animal

Product quality, human health and well-being

Effect of replacing calcium salts of palm oil distillate with incremental amounts of conventional or high oleic acid milled rapeseed on milk fatty acid composition in cows fed maize silage-based diets

K. E. Kliema1 c1, K. J. Shingfielda2, D. J. Humphriesa1 and D. I. Givensa1

a1 Animal Science Research Group, School of Agriculture, Policy and Development, University of Reading, Earley Gate, Reading RG6 6AR, Berkshire, United Kingdom

a2 MTT Agrifood Research Finland, Animal Production Research, FI-31600, Jokioinen, Finland

Abstract

Based on potential benefits to human health, there is increasing interest in altering the composition of ruminant-derived foods. Including rapeseeds in the dairy cow diet is an effective strategy for replacing medium-chain saturated fatty acids (SFA) with cis-monounsaturated fatty acids (MUFA) in bovine milk, but there is limited information on the optimum level of supplementation. Decreases in SFA due to plant oils are also accompanied by increases in milk trans fatty acid (FA) content and it is possible that high oleic acid rapeseeds may result in a higher enrichment of cis-9 18:1 and lower increases in trans FAs in milk compared with conventional varieties. Seven multiparous lactating Holstein–Friesian cows were allocated to one of seven treatments in an incomplete Latin square design with five 28-day experimental periods, to evaluate the effect of replacing calcium salts of palm oil distillate (CPO; 41 g/kg diet dry matter, DM) with 128, 168 or 207 g/kg diet DM of conventional (COR) or a high oleic acid (HOR) rapeseed fed as a supplement milled with wheat. Rapeseed variety and inclusion level had no effect (P > 0.05) on DM intake, milk yield and composition. Both rapeseed varieties decreased linearly (P < 0.001) milk fat SFA content, which was partially compensated for by a linear increase (P < 0.001) in cis-9 18:1 concentration. Reductions in milk SFA were also associated with increases (P < 0.05) in trans 18:1 and total trans FA content, with no difference (P > 0.05) between rapeseed varieties. Replacing CPO in the diet with milled rapeseeds had no effect (P > 0.05) on total milk conjugated linoleic acid (CLA) concentration. Relative to a COR, inclusion of a high oleic acid variant in the diet increased (P = 0.01) the ratio of trans-MUFA : trans-polyunsaturated fatty acids in milk that may have implications with respect to cardiovascular disease risk in humans. In conclusion, data indicated that replacing CPO with milled rapeseeds at levels up to 1150 g oil/day could be used as a nutritional strategy to lower milk SFA content without inducing adverse effects on DM intake and milk production. HOR reduced milk fat SFA content to a greater extent than a conventional variety, but did not minimise associated increases in trans FA concentrations. However, the high oleic acid variant did alter the relative abundance of specific trans 18:1, CLA and trans 18:2 isomers compared with conventional rapeseeds.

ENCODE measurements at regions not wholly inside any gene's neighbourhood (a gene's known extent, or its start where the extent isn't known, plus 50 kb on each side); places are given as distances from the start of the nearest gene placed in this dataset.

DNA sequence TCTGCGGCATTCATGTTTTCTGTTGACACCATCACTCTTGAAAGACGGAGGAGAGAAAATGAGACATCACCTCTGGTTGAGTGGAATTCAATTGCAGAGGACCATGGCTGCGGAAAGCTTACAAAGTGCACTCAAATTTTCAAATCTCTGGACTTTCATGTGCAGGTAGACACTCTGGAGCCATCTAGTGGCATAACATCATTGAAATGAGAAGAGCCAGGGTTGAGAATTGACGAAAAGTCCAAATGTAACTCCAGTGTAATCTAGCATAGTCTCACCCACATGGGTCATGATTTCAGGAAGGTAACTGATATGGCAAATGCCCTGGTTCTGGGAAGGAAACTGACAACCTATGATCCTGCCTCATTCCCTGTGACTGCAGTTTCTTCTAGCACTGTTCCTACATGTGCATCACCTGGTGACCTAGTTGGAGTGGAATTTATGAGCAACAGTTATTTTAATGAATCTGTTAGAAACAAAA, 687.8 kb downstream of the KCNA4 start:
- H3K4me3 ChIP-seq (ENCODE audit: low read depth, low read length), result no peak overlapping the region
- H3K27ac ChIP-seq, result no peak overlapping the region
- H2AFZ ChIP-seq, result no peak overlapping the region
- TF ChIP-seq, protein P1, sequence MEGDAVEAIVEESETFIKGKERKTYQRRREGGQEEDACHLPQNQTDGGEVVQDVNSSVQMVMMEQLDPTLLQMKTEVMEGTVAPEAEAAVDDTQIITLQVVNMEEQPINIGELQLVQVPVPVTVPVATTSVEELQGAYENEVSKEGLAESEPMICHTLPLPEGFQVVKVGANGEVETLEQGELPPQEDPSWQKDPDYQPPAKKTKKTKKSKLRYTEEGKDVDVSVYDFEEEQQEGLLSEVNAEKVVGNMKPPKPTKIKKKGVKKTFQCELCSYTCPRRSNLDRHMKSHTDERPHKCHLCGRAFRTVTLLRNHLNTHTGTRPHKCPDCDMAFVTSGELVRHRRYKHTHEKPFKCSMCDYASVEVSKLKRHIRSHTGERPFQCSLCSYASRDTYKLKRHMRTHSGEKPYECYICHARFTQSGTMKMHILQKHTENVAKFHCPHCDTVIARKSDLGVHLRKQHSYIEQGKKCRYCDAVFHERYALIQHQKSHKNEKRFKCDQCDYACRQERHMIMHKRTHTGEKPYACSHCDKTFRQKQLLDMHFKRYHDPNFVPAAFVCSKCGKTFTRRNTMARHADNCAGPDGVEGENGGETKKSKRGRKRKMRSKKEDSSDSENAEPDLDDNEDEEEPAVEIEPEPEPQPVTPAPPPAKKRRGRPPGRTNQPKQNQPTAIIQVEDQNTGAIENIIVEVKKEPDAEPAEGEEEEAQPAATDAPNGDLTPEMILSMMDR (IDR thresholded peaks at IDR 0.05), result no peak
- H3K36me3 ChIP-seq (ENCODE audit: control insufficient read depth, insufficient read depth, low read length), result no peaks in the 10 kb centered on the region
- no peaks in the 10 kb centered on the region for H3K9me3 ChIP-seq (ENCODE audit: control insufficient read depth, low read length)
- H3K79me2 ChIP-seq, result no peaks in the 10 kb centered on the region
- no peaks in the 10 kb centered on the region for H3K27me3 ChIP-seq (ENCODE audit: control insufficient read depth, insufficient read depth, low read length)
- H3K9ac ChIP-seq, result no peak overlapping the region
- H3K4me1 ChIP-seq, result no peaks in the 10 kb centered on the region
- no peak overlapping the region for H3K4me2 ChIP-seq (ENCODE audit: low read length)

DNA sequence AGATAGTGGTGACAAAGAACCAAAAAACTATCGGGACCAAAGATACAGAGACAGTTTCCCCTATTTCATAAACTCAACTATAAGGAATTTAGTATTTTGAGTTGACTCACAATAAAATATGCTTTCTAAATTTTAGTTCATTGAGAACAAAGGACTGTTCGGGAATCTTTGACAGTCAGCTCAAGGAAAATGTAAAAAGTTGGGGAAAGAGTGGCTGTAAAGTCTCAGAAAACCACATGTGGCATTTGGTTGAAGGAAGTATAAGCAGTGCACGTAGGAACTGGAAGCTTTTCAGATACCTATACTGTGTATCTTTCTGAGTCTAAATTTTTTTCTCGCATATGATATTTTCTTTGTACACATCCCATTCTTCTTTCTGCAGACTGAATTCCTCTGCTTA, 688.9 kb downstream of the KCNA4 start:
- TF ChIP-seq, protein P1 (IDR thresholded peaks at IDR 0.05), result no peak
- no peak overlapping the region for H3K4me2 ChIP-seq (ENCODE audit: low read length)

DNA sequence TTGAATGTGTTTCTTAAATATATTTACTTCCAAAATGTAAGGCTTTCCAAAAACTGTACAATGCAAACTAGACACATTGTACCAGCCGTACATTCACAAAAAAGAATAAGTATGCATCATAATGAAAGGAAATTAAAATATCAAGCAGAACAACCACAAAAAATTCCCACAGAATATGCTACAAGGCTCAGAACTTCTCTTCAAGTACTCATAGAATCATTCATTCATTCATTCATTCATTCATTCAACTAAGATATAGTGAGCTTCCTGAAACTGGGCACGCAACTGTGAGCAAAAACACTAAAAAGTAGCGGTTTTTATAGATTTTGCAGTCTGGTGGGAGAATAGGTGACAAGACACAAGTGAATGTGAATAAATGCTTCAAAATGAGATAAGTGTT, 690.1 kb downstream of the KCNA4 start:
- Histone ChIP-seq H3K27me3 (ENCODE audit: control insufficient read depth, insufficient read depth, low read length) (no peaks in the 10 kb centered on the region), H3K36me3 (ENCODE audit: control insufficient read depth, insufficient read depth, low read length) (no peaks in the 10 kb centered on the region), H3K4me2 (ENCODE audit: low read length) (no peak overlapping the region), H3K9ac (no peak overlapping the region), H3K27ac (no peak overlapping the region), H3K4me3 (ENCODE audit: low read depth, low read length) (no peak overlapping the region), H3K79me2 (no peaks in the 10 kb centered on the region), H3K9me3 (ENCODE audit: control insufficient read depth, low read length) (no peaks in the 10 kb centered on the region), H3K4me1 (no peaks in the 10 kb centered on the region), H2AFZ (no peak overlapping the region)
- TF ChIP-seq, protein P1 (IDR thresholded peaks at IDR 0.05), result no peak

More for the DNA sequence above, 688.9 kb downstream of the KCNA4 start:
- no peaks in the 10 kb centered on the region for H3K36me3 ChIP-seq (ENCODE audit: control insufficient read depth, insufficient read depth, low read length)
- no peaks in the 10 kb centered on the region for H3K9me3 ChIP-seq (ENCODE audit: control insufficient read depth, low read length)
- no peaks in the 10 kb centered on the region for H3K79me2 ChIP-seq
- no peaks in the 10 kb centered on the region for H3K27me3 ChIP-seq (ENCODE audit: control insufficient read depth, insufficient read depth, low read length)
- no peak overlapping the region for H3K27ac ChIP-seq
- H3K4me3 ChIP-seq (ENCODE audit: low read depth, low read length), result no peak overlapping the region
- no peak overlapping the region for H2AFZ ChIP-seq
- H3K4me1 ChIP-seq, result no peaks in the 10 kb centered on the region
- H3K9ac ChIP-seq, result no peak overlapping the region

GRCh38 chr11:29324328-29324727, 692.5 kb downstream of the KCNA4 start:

(Received October 07 2010)

(Accepted February 11 2011)

(Online publication March 08 2011)

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